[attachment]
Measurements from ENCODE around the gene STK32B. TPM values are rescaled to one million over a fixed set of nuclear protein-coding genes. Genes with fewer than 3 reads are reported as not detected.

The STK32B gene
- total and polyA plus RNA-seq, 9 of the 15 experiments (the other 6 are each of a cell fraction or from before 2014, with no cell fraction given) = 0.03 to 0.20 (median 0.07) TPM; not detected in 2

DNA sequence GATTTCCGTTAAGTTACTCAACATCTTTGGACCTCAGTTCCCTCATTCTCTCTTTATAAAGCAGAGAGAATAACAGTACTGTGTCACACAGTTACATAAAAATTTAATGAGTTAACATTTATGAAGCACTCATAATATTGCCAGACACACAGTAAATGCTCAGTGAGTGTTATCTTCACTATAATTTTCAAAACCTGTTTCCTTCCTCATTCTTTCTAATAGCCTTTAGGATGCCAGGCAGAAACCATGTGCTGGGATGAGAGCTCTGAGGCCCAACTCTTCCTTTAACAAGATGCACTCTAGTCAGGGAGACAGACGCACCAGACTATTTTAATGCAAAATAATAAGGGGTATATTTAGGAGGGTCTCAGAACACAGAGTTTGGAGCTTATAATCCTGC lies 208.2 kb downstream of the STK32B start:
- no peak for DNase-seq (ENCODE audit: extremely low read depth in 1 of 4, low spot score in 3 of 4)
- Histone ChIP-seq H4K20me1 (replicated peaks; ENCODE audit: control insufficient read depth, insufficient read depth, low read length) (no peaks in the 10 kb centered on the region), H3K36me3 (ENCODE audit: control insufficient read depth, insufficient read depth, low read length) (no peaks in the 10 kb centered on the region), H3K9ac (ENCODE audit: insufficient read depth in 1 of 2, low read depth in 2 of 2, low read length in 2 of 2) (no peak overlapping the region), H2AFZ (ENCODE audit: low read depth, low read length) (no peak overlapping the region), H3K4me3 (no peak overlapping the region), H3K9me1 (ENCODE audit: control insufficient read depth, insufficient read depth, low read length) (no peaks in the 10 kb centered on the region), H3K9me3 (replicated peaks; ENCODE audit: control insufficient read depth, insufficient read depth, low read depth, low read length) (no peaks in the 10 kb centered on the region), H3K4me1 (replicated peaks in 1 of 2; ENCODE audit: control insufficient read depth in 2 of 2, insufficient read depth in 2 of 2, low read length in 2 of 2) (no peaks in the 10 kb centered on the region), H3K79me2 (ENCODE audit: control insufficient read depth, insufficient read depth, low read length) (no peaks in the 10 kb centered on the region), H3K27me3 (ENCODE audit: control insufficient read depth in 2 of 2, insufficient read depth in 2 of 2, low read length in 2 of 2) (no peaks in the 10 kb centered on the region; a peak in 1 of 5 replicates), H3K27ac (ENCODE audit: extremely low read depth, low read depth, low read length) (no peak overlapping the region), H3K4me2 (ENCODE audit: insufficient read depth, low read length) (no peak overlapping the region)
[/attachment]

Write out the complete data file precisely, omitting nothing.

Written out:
Measurements from ENCODE around the gene STK32B. TPM values are rescaled to one million over a fixed set of nuclear protein-coding genes. Genes with fewer than 3 reads are reported as not detected.

The STK32B gene
- total and polyA plus RNA-seq, 9 of the 15 experiments (the other 6 are each of a cell fraction or from before 2014, with no cell fraction given) = 0.03 to 0.20 (median 0.07) TPM; not detected in 2

DNA sequence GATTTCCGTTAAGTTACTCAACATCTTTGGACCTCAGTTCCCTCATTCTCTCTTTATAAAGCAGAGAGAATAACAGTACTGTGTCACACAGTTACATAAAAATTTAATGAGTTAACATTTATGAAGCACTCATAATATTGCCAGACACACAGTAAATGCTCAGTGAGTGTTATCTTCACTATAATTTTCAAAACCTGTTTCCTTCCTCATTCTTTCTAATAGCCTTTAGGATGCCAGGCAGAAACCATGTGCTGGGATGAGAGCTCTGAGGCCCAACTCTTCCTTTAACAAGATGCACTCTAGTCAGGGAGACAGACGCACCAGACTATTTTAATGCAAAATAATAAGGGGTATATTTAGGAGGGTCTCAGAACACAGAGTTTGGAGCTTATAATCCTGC lies 208.2 kb downstream of the STK32B start:
- no peak for DNase-seq (ENCODE audit: extremely low read depth in 1 of 4, low spot score in 3 of 4)
- Histone ChIP-seq H4K20me1 (replicated peaks; ENCODE audit: control insufficient read depth, insufficient read depth, low read length) (no peaks in the 10 kb centered on the region), H3K36me3 (ENCODE audit: control insufficient read depth, insufficient read depth, low read length) (no peaks in the 10 kb centered on the region), H3K9ac (ENCODE audit: insufficient read depth in 1 of 2, low read depth in 2 of 2, low read length in 2 of 2) (no peak overlapping the region), H2AFZ (ENCODE audit: low read depth, low read length) (no peak overlapping the region), H3K4me3 (no peak overlapping the region), H3K9me1 (ENCODE audit: control insufficient read depth, insufficient read depth, low read length) (no peaks in the 10 kb centered on the region), H3K9me3 (replicated peaks; ENCODE audit: control insufficient read depth, insufficient read depth, low read depth, low read length) (no peaks in the 10 kb centered on the region), H3K4me1 (replicated peaks in 1 of 2; ENCODE audit: control insufficient read depth in 2 of 2, insufficient read depth in 2 of 2, low read length in 2 of 2) (no peaks in the 10 kb centered on the region), H3K79me2 (ENCODE audit: control insufficient read depth, insufficient read depth, low read length) (no peaks in the 10 kb centered on the region), H3K27me3 (ENCODE audit: control insufficient read depth in 2 of 2, insufficient read depth in 2 of 2, low read length in 2 of 2) (no peaks in the 10 kb centered on the region; a peak in 1 of 5 replicates), H3K27ac (ENCODE audit: extremely low read depth, low read depth, low read length) (no peak overlapping the region), H3K4me2 (ENCODE audit: insufficient read depth, low read length) (no peak overlapping the region)